Creighton University School of Law


I am so sorry to hear of your loss. As I mentioned last night, Leila, I was so moved by your tribute to Whitney Harris. I thought it captured his extraordinary contributions, deep humanity, and impact on you and Washington University so well. It was beautifully written and a wonderful celebration of his life.

Warmly,
Hari M. Osofsky
Associate Professor
Washington & Lee University School of Law


I was deeply saddened to read this morning of Whitney R. Harris's passing. He was a giant in international criminal justice and a person who represented throughout his life all the very best in human affairs. I know you, along with the students and faculty at Washington University School of Law, are proud that his legacy will live on through the Whitney R. Harris World Law Institute. Our world is a better place because of Whitney and the responsibility now falls upon each of us to carry his vision forward.

Stuart D. Yoak, Ph.D.
Executive Director and Lecturer in Professional Ethics
The Center for the Study of Ethics and Human Values Washington University in St. Louis


It feels like the end of an era to hear that Whitney Harris is no longer with us; as he liked to say, he was the last “podium prosecutor” from the International Military Tribunal at Nuremberg.  I first met Whitney in 2006, at Leila Sadat’s wonderful conference on legacies of Nuremberg, and then on several other occasions after I came on board teaching the History of International Law at Washington University.  At the 2006 conference, a film was shown with a shot of an incredibly handsome, dark-haired young man at the podium in Nuremberg’s famous courtroom 600.  I was familiar with these photos and started to applaud . . . alone!  “That’s Whitney!” Anna called out – it was almost as if no one could quite believe that this courtly, older gentleman had once been so very glamorous, as well.  People actually gasped before applauding. It was always a thrill to sense such a direct, personal connection with the IMT in his presence.  You could feel the freshness of his interest in and commitment to international justice, even in his mid-90s; the young people with whom he continued to meet felt this commitment as well.
More recently, Whitney shared with us how much he was moved by Professor Sadat’s Crimes Against Humanity initiative in his words of encouragement to kick off the Washington University-based phase of that important project.  Each time we saw each other, he remembered that I had written a book on Nuremberg and to my astonishment, actually seemed to have read it. The study of the main Nuremberg Trial enters a new, more archival phase with his passing.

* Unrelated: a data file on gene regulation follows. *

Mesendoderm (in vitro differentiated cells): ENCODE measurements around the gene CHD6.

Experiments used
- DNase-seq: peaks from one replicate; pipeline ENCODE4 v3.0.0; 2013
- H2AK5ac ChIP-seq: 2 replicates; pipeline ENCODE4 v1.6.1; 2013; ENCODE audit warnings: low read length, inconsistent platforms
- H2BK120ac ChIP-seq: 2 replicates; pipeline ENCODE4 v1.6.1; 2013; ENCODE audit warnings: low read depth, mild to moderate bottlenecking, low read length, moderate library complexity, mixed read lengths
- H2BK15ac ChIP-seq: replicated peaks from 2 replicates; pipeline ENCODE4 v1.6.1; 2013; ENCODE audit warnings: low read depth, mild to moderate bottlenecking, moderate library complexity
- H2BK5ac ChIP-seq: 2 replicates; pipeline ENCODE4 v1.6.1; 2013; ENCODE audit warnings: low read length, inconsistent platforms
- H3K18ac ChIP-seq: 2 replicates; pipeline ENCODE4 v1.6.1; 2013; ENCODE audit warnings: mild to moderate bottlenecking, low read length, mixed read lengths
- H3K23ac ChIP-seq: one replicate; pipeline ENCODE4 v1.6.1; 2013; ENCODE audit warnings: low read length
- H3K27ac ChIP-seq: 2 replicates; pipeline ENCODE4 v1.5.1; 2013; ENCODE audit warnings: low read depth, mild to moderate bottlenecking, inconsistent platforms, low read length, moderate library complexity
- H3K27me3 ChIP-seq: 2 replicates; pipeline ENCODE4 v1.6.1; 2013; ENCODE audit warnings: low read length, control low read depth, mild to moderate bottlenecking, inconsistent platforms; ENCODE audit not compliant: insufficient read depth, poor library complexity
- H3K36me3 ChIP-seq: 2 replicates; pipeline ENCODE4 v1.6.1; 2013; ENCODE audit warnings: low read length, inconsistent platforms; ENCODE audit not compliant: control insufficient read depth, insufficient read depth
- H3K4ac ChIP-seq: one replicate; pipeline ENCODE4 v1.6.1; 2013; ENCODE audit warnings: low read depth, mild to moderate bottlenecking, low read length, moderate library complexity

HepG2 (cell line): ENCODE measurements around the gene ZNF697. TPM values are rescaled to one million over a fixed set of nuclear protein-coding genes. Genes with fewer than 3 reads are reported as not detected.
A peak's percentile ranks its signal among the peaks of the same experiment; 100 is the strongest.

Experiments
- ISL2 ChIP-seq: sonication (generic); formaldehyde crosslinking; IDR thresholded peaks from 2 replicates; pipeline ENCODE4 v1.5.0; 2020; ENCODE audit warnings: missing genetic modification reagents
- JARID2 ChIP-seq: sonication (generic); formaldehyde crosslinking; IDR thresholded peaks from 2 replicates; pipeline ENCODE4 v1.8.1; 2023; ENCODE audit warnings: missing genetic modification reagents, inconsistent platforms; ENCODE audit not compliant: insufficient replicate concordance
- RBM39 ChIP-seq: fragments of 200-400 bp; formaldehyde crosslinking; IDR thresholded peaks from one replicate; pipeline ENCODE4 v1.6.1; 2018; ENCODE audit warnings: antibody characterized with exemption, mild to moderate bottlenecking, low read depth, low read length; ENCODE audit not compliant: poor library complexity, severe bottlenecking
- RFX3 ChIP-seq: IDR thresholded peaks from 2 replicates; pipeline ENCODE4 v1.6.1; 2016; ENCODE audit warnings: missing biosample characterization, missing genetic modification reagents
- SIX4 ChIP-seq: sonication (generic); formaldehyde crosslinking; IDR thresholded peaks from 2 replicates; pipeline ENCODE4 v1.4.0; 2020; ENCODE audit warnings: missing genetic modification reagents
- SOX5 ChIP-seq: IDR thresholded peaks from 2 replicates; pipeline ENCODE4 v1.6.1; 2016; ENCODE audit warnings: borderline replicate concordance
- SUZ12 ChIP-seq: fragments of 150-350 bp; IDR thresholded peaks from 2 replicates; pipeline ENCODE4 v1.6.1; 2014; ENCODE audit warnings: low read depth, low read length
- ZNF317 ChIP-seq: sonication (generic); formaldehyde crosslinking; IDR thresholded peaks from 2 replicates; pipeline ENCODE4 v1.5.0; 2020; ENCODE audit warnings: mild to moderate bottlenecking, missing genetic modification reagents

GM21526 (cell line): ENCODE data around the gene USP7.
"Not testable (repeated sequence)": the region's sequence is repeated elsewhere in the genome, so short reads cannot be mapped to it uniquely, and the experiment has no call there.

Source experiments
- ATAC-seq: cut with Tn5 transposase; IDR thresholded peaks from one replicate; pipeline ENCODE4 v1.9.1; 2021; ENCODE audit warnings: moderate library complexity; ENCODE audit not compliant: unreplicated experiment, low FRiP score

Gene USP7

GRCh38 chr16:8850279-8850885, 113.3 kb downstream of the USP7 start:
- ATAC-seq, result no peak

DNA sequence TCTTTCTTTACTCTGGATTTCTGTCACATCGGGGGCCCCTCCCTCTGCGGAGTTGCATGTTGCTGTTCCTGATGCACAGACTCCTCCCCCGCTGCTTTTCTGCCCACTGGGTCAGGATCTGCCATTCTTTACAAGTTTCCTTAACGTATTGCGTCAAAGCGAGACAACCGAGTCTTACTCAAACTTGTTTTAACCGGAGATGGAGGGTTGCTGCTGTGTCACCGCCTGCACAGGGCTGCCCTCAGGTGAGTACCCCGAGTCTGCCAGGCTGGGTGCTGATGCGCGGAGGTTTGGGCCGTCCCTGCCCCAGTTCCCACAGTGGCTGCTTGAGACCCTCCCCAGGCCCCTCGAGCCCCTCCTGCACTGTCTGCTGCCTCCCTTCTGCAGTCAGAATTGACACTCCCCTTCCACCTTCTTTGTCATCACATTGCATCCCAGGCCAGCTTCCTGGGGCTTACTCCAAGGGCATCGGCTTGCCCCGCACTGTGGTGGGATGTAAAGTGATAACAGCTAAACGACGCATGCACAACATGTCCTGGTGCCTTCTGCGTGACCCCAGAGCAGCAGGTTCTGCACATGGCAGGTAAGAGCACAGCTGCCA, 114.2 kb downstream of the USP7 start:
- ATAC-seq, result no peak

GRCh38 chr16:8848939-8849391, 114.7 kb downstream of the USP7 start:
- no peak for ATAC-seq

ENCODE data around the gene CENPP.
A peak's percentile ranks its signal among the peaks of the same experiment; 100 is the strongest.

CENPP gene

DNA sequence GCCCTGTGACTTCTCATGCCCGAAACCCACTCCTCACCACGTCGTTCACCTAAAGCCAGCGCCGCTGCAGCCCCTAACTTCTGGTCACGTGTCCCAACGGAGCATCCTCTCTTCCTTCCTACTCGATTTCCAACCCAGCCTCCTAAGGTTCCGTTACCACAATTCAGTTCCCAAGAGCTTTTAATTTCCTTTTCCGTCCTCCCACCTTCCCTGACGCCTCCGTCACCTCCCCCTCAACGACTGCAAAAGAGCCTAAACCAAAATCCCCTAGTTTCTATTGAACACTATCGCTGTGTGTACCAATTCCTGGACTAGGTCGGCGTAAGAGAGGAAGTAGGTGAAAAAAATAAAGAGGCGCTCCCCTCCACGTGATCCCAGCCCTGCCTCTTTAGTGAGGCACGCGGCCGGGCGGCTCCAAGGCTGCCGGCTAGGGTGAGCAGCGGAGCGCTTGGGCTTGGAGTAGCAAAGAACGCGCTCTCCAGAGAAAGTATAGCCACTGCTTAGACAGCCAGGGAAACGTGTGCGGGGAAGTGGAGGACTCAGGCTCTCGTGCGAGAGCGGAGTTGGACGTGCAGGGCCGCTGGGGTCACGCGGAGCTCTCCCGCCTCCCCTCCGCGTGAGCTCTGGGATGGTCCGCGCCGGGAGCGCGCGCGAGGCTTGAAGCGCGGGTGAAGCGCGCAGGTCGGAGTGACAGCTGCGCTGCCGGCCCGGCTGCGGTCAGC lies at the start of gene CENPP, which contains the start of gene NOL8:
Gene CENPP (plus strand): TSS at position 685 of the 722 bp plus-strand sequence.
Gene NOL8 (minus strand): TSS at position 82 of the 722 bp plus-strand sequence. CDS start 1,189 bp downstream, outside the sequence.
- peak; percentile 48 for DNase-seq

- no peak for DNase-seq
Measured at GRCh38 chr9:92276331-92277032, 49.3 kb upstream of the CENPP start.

Elizabeth Borgwardt
Associate Professor of History and Associate Professor of Law (by courtesy)
Washington University in St Louis


I am all the more grateful that you brought Mr. Harris to speak to our International Criminal Law class last Spring. Thank you again for doing so, and please pass along our class' appreciation to his family.

Joe Whitfield
Third-year law student
Washington University School of Law


I am very sad to learn of this news. My thoughts and prayers will be with the Harris family, and please extend my condolences to Anna, his family, and all his friends.

With all good wishes,
Raj Bhala
Rice Distinguished Professor,
Director, S.J.D. Program,
Director, Two-Year J.D. Program for Foreign Trained Lawyers
The University of Kansas School of Law

To My Hero, Mentor, and Friend Whitney R. Harris

I first met Whitney Harris in March of 2004 at an event at Cardozo Law School where we were both speaking. Though I had known of him as a giant in the field of international humanitarian law, I was keen to extend my hand in friendship to him and pay my respects. At the time I was the Chief Prosecutor of the Special Court for Sierra Leone. When I went over to say hello, Whitney stood up from the table grabbed my hand and then hugged me saying he had been following my work and thanked me for my service to humanity. I was speechless, but that was Whitney’s style, open, friendly, supportive, and kind. It was that kindness that I will hold close to my heart when I remember him.

Since that evening, I have worked with, talked to, and sought advice from my new friend. It has been priceless. Of particular note was his support for the annual International Humanitarian Law Dialogs held at the Chautauqua Institution each year, a place where the current and former international prosecutors, from Nuremberg to the International Criminal Court, meet to discuss key issues in the field of modern international criminal law. Whitney attended the first two and even wrote a poem in commemoration of the first dialog. I will end this short humble remembrance with parts of that poem that he read to us in August of 2007: The tyrant must be forced to end his tyranny. The aggressor must be punished for his aggressions. And law, not force, must rule the world.

The Romans had a phrase; he who has friends has treasure. You were a rich man indeed my friend. Rest in perfect peace Whitney.

David M. Crane
Former Chief Prosecutor, Special Court for Sierra Leone
Professor, Syracuse University College of Law